WARNING: What I’m about to say may confuse and shock you. Upon consuming this information, people usually react like THIS, and question if I’m “against joy” and if I “like happiness.” If you possess a weak constitution (meaning biting honesty and cynicism cause you great displeasure and disgust) you should probably stop reading right now.
Still with me? Wow. Great. You’re my kind. Welcome. Here it goes:
I do not like fairytales or theme parks.
As a kid I was all about Disney. I went to Disney World and wished my parents would take me to Disneyland. I watched Annie an inordinate amount of times and still remember the words to all the songs. On my 12th birthday, I did the very uncool thing of having my party at the movies to see Aladdin. As the years progressed, however, so too did my thinking around wishing upon a star, pixie dust, and happy endings. What was magical to me as a kid just seemed like baloney to me as an adult. I became drawn to what was “real.” Pain is real. Disappointment is real. Those things that lie behind the facade are real. Happiness is real, too, but what is there to say about it? It’s uninspired. It’s a great feeling if you can get it, but nothing to write about.
It’s this line of thinking that led me to place fairytales under the file: Lies We Have to Unlearn. It was all just manufactured happiness built to sell you as a lifelong customer.
So imagine my surprise when I saw Saving Mr. Banks and felt inspired, moved … dare I say happy? It has been a long time since I’ve seen a movie that doesn’t lend itself to thrilling previews or funny sound bites, but rather a richness that only the full story can provide.
Saving Mr. Banks is based on the true story of Walt Disney (played by Tom Hanks) and his pursuit of Mary Poppins writer P.L. Travers (played by Emma Thompson). Disney desperately wanted Travers to sign over the film rights to her beloved characters, and she desperately did not want him to turn her “family” into cartoons.
“I know what he’s going to do to her. She’ll be cavorting, and twinkling.”
Disney tried for 20+ years before succeeding, and this is where the story begins. Travers arrives at the Disney headquarters in Burbank, CA ready to protect her characters, and herself. Rather than scoff at Thompson’s curmudgeonly behavior — nitpicking everyone from her driver to iconic songwriting duo the Sherman Brothers (!) — I felt as if she were my soul mate.
At some point or another in our lives, we develop an unnatural bond with a character, a band, a god, something that we’ve created merely by projecting our own needs upon it. And we defend it/them ferociously. Life disappoints, so we try to find something to believe in that makes it all more tolerable. For Disney, that meant creating stories that would bring joy to children and lure adults away from their worries. For Travers, it meant holding onto every sharp pain as if it would invert to create a suit of armor against future blows. She was appalled by Disney’s grandiosity and insistence on happy endings.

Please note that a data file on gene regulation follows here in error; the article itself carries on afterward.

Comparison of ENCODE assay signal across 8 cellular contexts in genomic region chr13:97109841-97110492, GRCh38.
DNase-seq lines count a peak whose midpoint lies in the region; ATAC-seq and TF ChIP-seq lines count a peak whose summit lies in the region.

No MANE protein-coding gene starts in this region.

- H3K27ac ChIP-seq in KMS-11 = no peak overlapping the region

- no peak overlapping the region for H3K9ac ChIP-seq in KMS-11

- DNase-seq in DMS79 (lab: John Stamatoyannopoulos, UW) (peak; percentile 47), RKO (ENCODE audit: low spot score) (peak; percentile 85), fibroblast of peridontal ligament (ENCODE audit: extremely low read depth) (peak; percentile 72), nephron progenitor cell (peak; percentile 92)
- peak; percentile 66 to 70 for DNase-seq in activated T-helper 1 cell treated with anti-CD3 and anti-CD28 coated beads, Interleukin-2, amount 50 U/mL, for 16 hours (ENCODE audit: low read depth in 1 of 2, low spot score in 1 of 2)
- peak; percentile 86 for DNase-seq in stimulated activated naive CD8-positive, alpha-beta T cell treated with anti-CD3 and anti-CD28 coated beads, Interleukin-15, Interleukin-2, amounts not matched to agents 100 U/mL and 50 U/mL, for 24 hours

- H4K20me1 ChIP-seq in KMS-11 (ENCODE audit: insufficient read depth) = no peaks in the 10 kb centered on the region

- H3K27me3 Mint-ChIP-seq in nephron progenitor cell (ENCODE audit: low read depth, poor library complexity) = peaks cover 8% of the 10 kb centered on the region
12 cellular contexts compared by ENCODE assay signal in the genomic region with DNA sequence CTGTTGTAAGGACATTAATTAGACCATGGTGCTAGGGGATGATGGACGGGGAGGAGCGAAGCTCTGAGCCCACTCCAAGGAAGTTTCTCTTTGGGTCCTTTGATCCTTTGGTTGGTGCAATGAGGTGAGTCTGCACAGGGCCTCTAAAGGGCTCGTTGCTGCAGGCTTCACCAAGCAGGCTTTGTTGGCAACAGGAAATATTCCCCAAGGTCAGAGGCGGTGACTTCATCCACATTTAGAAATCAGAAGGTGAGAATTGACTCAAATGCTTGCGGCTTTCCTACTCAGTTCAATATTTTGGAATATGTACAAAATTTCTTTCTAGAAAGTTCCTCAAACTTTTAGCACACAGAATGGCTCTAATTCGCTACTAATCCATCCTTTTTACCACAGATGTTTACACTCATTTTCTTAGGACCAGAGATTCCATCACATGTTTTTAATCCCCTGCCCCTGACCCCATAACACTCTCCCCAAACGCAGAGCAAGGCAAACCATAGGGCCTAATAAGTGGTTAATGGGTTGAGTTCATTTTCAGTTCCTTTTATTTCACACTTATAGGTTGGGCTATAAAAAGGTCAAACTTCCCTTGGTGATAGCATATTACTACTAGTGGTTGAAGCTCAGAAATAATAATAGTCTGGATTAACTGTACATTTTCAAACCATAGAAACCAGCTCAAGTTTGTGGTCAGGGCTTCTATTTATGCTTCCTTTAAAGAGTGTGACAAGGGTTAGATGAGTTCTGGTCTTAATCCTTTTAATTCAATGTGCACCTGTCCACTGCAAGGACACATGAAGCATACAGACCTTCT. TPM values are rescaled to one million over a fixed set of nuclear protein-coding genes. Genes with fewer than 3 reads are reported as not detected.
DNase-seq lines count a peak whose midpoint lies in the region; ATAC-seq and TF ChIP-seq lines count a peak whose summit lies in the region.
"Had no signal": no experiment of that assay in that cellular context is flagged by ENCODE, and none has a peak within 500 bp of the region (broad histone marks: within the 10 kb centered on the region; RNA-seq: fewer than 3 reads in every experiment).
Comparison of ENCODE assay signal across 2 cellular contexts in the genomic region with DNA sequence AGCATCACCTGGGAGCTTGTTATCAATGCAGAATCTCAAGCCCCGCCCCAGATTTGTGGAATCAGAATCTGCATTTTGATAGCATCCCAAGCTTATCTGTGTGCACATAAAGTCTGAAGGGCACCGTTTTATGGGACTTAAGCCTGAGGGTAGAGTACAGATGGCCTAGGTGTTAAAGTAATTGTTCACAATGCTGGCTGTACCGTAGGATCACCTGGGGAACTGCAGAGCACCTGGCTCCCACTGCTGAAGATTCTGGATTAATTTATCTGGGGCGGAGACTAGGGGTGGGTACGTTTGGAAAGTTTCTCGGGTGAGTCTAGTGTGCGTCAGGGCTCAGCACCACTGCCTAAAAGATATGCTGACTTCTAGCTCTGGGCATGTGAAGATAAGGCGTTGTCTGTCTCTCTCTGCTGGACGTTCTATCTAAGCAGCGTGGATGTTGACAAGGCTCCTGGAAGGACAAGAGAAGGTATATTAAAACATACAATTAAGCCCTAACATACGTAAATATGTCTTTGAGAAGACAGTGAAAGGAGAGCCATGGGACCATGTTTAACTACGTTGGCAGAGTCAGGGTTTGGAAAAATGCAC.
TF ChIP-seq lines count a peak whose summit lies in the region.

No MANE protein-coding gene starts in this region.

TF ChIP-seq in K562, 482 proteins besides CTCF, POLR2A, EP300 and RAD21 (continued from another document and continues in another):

“It seems enormously patronizing to me. The very sort of annoying tune you would have playing in your themed park I daresay. All giddy and carefree, encouraging children to face the world unarmed. All they need is a spoon and some sugar and a brain full of fluff and they’re equipped with life’s tools.”
While Travers insisted that life was a thing to be endured and hardened against, Disney insisted that anyone could change their narrative, dull the edges of painful memories to create a life worth celebrating.
“Now, I don’t tell you all this to make you sad Mrs. Travers, I don’t. I love my life — it’s a miracle. And I loved my daddy, boy I loved him. But, there isn’t a day goes by where I don’t think of that little boy in the snow and old Elias with his fist and strap and I’m just so tired — I’m tired of remembering it that way. Aren’t you tired Mrs. Travers? We all have our tales but don’t you want to find a way to finish the story? Let it all go and have a life that isn’t dictated by a past?”
What you’ll see in Saving Mr. Banks is the transformation of a young, hopeful Travers into a woman wizened by small tragedies who meets her match in Disney. You’ll witness the evolution of two people hellbent on protecting what’s real to them. You may just see yourself and question how you’ve chosen to look at your own story.
There’s a line in Mary Poppins where she explains to the kids that their father isn’t a bad man who doesn’t love them, he was just a man consumed by the cares of the world.
“Sometimes a person we love, through no fault of his own, can’t see past the end of his nose.”
Saving Mr. Banks spoke to the hopeful kid in me because it addressed the adult I have become. In enjoying this film, something happened — you could call it magic — and this fairytale business made sense to me, just as much sense as everything else in life I’ve come to know as true. We all do something to help the medicine go down.
“George Banks and all he stands for will be saved. Maybe not in life, but in imagination. Because that’s what we storytellers do. We restore order with imagination. We instill hope again and again and again.”
I’ve read some negative reviews of the film, how ‘Disneyfied’ it is, how it glosses over the real P.L. Travers’ story — a bisexual, sexually liberated, adoptive mother, insert more “cool” adjectives here and you get the idea. And I disagree wholeheartedly. Passionately. This film does a fantastic job achieving its mission — not to be a biopic of P.L. Travers or Walt Disney, or even the Sherman Brothers — but to show us how we all can be receptive to magic if we just find a reason to believe.